If verification component 310 determines a match has occurred, the user/viewer can be verified. In response to user/viewer verification, a SSO component 314 can retrieve login credentials for a set of online content/service accounts stored in an account data file 312, as well as network addresses for login servers 318-322. SSO component 314 can be configured to employ network interface 316 to initiate login procedures for at least a subset of the online content/service accounts.

Login servers 318-322 can compare respective login credentials to respective stored online account credentials and, if the login credentials match the stored credentials, log the user/viewer into an account(s). Results of the login procedures can be transmitted to network-enabled display device 300 in response thereto. A login management component 324 can be configured to receive the login results from the respective login servers 318-322. Further, login management component 324 can be configured to differentiate successful login results from unsuccessful login results, and output the differentiated results for display at network-enabled display device 300.

In the event of an unsuccessful login, SSO component 314 can be configured to display a prompt on the display screen of network-enabled display device 300 for user input of individual login credentials for an online content/service account associated with the unsuccessful login. SSO component 314 can receive user input of individual login credentials entered at network-enabled display device 300 and initiate a subsequent (e.g., a second) or additional login procedure to the login server associated with the unsuccessful login result. Login management component 324 can receive a re-login result in response to the second login procedure, and display the re-login result at the display screen of network-enabled display device 300. This can be repeated until all online content/service accounts are successfully logged in, until the user/viewer cancels SSO automated login for these accounts, until a predetermined maximum number of unsuccessful login results has been received, or the like, or a suitable combination thereof. As mentioned above, content or services associated with successfully logged in online accounts can be requested at network-enabled display device 300, and content/services received in response to those requests can be played, displayed, saved, etc., at network-enabled display device 300 or associated devices (e.g., a data store, an mp3 player, an mp4 player, a media player, and so on).

FIG. 4 illustrates a block diagram of an example system 400 configured to provide digital rights media protection in conjunction with SSO functionality for a network-enabled display device 402, according to still other aspects of the subject disclosure. Network-enabled display device 402 can comprise a network interface 404 configured to establish a connection with a data network, enabling network-enabled display device 402 to communicate electronically with other devices on the data network, and with other inter-connected networks and devices (e.g., the Internet). Network-enabled display device 402 can comprise an HMI input interface 406 to receive login credentials for a user account maintained by network-enabled display device 402, or a related account pertaining to television content or services. Received login credentials are verified by an account management apparatus 408, as described herein. If login is successful, account management apparatus 408 can initiate a set of SSO login requests 410 to a set of login servers 412 that perform login functionality for one or more online content/service accounts. The login servers can comprise login server1, login server2, . . . login serverN, where N is a suitable positive integer (collectively referred to as login servers 412). In response to successful login procedures, login servers 412 can transmit login results to network-enabled display device 402 in response to login requests 410. In at least one aspect of the subject disclosure, login results can be encoded according to a digital rights management (DRM) encoding protocol and transmitted in an encoded login results file 414. DRM encoding protocols are generally configured to limit decoding and playback of encoded content to playback devices that are DRM compliant. When connected to a DRM compliant display device, a DRM decoder can permit playback of encoded content, and restrict playback of encoded content when not connected to a DRM compliant display device. Accordingly, DRM encoding of login results can limit access to the online content/service accounts to DRM compliant playback devices.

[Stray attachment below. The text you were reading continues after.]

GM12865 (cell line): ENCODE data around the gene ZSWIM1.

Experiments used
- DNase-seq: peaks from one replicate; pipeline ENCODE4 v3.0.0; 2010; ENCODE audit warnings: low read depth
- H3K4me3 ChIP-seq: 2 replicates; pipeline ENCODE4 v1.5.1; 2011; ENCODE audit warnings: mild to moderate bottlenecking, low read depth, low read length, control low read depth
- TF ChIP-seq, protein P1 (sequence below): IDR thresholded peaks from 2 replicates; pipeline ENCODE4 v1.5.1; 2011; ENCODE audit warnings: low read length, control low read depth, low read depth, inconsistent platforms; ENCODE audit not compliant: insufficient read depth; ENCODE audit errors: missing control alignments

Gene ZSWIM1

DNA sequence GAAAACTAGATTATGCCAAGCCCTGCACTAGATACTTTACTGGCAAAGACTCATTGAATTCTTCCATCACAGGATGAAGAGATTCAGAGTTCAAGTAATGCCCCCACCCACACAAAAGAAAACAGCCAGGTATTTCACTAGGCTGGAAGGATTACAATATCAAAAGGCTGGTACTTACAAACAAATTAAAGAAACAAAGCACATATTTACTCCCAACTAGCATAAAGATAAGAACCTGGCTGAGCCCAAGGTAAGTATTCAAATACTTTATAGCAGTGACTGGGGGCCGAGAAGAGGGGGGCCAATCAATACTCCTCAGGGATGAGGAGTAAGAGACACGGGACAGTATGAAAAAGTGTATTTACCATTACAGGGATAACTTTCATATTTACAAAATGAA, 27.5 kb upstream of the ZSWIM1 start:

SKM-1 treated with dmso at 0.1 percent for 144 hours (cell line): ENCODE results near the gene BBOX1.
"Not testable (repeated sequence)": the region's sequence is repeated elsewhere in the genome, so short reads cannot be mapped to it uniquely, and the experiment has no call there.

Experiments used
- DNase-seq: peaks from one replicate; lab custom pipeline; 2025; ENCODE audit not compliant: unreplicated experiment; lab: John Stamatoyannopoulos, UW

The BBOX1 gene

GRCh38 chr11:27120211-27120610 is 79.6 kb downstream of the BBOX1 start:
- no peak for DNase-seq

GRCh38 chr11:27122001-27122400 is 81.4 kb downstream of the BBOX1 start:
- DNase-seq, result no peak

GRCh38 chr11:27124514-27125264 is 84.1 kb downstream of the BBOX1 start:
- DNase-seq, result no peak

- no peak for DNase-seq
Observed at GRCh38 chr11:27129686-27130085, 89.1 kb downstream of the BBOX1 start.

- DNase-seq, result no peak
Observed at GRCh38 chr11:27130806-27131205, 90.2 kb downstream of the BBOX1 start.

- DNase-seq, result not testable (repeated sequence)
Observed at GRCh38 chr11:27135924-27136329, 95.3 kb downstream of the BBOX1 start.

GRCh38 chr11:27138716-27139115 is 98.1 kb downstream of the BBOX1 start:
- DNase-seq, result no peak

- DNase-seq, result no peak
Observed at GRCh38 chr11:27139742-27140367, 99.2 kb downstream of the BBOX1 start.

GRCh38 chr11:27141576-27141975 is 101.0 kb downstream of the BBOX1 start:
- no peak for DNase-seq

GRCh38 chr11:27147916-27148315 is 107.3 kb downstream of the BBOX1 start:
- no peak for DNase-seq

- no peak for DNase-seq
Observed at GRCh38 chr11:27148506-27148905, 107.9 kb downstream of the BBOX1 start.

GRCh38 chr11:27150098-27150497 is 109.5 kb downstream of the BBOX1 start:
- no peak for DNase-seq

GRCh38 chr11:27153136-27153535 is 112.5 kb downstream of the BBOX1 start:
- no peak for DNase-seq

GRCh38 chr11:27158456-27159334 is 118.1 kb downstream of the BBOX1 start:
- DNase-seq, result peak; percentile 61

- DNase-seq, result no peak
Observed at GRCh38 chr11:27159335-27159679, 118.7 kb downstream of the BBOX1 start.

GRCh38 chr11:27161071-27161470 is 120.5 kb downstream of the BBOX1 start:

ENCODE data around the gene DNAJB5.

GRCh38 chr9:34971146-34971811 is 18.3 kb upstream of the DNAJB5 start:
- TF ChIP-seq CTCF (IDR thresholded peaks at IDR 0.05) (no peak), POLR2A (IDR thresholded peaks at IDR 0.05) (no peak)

As depicted, encoded login results 414 are received at network interface 404 and provided to account management apparatus 408. In turn, account management apparatus 408 can provide encoded login results 416 to a DRM component 418. DRM component can be configured to determine DRM compliance of network-enabled display device 402. If network-enabled display device 402 is not DRM compliant, a DRM error can be provided to account management apparatus 408 and a television display 424 of network-enabled display device 402. If network-enabled display device 402 is DRM compliant, DRM component 418 can decode the encoded login results 416 and output a decoded login 420 to account management apparatus 408, and such results 422 can be played on television display 424.

Network-enabled display device 402 can access content/services from a content server(s) associated with logged in online accounts. The content/services can also be DRM encoded to restrict playback of the content/services to DRM compliant devices. Content requests received by network-enabled display device 402 are submitted to content servers, and DRM encoded content received in response to those requests are provided to DRM component 418. Successfully decoded content can then be provided to television display 424 for playback.